The Belgian researchers said these findings could eventually aid in the understanding of sleep disorders, and help folks who work night shifts or those with jet lag.

The study involved 33 healthy young people who volunteered to stay awake for 42 hours and have their mental sharpness tracked along the way. Sleep scientists from the University of Liege used MRI scans to chart the volunteers’ brain activity as they performed tests of attention and reaction time.

Not surprisingly, their performances dulled as their sleep deprivation worsened.

But the brain scans revealed a complicated interaction between two basic biological processes: the body’s central “circadian rhythm,” which pushes people to be awake and active during daylight, and wind down when it gets dark; and “homeostatic sleep drive,” which pressures people to go to bed when they’ve been awake too long.

The findings were published Aug. 12 in the journal Science.

The circadian rhythm is like a clock, while the sleep drive is like an hourglass, explained Dr. Charles Czeisler, a professor of sleep medicine at Harvard Medical School in Boston. He wrote an editorial that accompanied the study.

The sleep drive is an hourglass, he said, because the pressure to knock off gradually builds the longer you’re awake.

The circadian clock, on the other hand, determines the timing of your sleep and wake cycles by responding to light and darkness.

That’s why, if you stayed up from 7 a.m. until 7 a.m. the next morning, you won’t sleep the day away to make up for it, Czeisler explained. You’ll drop off, but only for a few hours, he said, because your “internal alarm clock” will go off.

“The primary determinant of how long you sleep is not the amount of time you’ve been awake,” Czeisler said. “It’s what ‘time’ it is in your body.”

Sleep scientists have long recognized the two processes of sleep drive and the circadian clock, said Christopher Davis, of the Sleep and Performance Research Center at Washington State University-Spokane.

But the new findings reveal how the two forces affect different areas of the brain during sleep deprivation. “This dissects which brain area serves which master,” said Davis, who wasn’t involved in the study.

Those details, he noted, are important for scientists trying to understand how sleep supports brain function, and how sleep loss hinders it.

But for your average person, the message is pretty simple. “Get more sleep,” Davis said. “It’s important. The brain functions differently without it.”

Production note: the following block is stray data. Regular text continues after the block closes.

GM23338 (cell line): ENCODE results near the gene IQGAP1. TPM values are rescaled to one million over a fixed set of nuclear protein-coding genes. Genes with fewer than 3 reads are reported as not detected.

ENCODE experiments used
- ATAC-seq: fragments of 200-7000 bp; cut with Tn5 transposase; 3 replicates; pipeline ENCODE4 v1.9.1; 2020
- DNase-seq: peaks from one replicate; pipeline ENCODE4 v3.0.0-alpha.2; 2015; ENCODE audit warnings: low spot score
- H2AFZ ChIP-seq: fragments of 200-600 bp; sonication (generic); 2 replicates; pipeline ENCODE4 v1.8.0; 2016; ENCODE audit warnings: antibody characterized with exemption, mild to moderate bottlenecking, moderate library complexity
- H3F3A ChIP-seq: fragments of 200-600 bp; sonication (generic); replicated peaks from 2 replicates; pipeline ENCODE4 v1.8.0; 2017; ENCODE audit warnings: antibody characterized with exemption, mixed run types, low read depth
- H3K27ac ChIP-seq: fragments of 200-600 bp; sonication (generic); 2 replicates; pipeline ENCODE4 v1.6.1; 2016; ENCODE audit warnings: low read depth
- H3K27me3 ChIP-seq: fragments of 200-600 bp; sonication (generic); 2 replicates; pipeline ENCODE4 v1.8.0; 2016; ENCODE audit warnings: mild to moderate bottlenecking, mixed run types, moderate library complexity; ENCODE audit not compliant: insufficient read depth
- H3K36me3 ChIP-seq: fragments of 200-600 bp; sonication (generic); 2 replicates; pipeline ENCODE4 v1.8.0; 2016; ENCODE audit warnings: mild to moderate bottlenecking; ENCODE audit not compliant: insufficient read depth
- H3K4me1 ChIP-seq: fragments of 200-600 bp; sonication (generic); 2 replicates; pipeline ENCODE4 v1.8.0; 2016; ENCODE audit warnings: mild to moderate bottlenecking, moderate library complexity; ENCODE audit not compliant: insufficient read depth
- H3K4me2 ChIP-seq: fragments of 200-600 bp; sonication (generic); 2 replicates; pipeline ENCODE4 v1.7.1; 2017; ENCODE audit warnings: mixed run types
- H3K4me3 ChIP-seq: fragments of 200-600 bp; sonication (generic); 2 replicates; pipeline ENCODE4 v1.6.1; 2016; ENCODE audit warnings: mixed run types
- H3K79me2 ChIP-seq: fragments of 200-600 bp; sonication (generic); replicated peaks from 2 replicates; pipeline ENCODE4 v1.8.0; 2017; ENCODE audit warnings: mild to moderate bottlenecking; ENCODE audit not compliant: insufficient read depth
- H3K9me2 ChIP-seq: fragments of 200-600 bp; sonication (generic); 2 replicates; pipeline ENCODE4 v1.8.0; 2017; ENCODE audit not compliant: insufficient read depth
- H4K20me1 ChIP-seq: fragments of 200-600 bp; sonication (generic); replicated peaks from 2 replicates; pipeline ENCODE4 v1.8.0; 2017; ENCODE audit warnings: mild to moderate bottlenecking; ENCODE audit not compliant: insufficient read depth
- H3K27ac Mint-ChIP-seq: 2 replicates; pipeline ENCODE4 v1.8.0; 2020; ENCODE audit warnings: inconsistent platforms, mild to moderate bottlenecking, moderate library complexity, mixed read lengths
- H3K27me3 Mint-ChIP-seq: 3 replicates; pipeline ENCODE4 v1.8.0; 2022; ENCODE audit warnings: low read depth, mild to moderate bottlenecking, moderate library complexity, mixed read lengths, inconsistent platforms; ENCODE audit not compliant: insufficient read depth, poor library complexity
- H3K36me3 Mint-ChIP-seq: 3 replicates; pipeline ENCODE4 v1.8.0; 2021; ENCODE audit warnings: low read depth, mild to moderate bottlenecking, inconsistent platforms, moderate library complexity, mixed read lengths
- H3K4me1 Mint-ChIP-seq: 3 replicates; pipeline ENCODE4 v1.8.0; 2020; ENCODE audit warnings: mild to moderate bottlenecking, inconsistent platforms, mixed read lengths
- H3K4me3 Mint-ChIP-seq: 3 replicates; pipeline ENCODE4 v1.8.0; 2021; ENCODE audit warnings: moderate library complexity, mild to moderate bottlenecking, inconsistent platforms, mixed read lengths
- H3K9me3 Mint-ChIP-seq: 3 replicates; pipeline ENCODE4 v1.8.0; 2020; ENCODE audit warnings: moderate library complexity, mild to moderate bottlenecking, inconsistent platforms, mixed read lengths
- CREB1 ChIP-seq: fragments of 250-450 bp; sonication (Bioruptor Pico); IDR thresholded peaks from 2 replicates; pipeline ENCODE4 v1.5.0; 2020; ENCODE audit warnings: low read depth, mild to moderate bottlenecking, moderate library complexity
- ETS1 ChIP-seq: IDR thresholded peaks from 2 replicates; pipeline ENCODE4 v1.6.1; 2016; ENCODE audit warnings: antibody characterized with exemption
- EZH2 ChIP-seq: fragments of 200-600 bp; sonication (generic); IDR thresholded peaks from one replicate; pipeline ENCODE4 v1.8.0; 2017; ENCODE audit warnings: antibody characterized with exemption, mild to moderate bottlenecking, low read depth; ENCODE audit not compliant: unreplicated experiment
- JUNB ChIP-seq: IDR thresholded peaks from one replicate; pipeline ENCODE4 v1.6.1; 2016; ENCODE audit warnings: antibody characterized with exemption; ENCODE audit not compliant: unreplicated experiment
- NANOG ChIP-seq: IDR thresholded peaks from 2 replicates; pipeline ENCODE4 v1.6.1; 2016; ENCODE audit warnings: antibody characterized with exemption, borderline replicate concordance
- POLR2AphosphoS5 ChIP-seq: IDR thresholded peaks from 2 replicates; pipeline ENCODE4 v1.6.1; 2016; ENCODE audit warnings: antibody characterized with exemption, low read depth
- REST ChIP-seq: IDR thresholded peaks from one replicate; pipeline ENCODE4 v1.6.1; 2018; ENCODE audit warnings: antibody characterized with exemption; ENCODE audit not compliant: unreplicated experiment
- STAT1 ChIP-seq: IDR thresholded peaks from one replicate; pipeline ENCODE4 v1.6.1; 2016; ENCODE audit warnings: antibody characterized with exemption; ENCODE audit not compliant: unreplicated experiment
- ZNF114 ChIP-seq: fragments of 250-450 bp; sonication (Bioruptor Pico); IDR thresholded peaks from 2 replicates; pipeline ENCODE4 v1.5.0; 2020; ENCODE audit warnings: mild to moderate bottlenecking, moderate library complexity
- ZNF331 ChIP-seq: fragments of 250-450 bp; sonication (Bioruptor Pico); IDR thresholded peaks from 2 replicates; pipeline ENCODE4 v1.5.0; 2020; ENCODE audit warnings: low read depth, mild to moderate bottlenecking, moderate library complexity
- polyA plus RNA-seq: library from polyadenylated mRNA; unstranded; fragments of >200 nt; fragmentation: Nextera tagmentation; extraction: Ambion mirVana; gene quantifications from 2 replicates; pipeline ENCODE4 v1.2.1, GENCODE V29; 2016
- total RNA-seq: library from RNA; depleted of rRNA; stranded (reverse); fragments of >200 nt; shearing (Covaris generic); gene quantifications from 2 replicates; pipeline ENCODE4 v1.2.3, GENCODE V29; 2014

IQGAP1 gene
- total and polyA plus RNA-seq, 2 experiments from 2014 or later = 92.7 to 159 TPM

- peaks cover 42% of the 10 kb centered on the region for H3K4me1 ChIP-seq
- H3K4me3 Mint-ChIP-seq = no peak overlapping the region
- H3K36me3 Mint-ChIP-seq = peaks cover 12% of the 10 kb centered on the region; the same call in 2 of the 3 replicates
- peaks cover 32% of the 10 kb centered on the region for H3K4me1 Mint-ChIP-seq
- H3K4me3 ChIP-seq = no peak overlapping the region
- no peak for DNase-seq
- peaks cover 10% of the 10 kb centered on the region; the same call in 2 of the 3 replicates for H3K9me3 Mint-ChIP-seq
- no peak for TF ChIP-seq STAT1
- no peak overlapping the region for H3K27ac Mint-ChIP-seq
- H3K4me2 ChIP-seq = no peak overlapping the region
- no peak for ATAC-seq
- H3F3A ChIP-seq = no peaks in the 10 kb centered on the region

Most people, of course, aren’t staying up for 42 hours straight. But it’s well known, Davis said, that real-world levels of sleep loss decrease work performance and raise the risk of accidents.

Then there are the “insidious” effects of insufficient sleep, he pointed out: People who habitually get too little sleep have higher risks of chronic ills such as type 2 diabetes and heart disease.

Getting more sleep can be easier said than done, Davis acknowledged. People with certain jobs—including shift workers, first responders and service members—may have to stay awake for prolonged periods or be active overnight.

And then there is insomnia. According to Czeisler, modern-day exposure to artificial light can be a factor.

In the latest study, he said, people’s brain activity showed a pattern that supports the idea that humans and many other animals evolved to suddenly become more alert just before dusk.

“Most species have this surge of energy, probably so we can get our act together and seek shelter before it’s dark,” Czeisler said.

But in industrialized societies flooded with artificial light, he said, that surge in wakefulness has shifted to later in the evening. And that, according to Czeisler, can help drive insomnia.

The National Sleep Foundation recommends that adults younger than 65 get 7 to 9 hours of sleep each night; older adults can get by with 7 to 8 hours.

But the “right” amount of sleep does vary to some degree from one person to another, according to Davis.

He recommended paying attention to the “signals” your body is sending out during the day.

“Observe your daytime sleepiness levels,” he said. “Do you get to the afternoon and want to just put your head down on the desk and go to sleep?”

Know More About Pillow for Side Sleepers

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Why You Stay Awake at Night ?

# Drugs

Medications, both prescription and over-the-counter, can disrupt your sleep, particularly if you take them close to bedtime or if your dosage is increased. If you notice sleep difficulties that coincide with a change in your medication regiment, ask your doctor about a possible connection.

# Medical illnesses

Often, sleep difficulties surface along with other medical conditions. With lung disease or asthma, for example, wheezing and shortness of breath can disrupt your sleep, particularly in the early morning. If you suffer from heart failure you may develop abnormal breathing patterns. Parkinson’s and other neurological diseases count insomnia as a frequent side effect.

# Hormonal changes

Menopause, menstruation, and pregnancy are some of the primary sources of sleep problems among women. Hot flashes, tender breasts, and frequent urination all interrupt regular sleep patterns. According to the National Sleep Foundation, approximately 40% of perimenopausal women (those who are in their menopausal transition years) have sleep problems.

#

Shift work

A schedule that’s contrary to normal wake-sleep hours—like those of doctors, nurses, or other shift workers—can upset your body’s circadian rhythm. People who work rotating shifts have lower levels of serotonin, a hormone and neurotransmitter in the central nervous system that helps regulate sleep, according to a 2007 study at the Universidad de Buenos Aires, in Argentina.

Jet lag

Crossing over time zones throws off your internal clock, which tells your brain to sleep when it’s dark and wake up when it’s light. Your body can take up to three days to adjust to the new light/dark schedule in another time zone, and if you fly across time zones often, jet lag can cause chronic sleep problems.

Snoring

If you are one of the 37 million chronic snorers in the U.S., your buzz saw may be no big deal; an estimated 30% to 50% of Americans snore, most without consequence. But in some cases snoring is a symptom of sleep apnea, a disorder linked to heart disease, high blood pressure, and stroke.

Mental illness and stress

Insomnia is both a symptom and a cause of depression and anxiety. Since the brain uses the same neurotransmitters for sleep and mood, it’s often hard to know which starts first. Stressful situations or events, such as money or marital problems, often kick off insomnia that can become a long-term problem.

Pain

In one study, 15% of Americans reported suffering from chronic pain, and two-thirds also reported having sleep problems. Back pain, headaches, and temporomandibular joint syndrome (problems with the jaw muscles) are the main causes of pain-related sleep loss.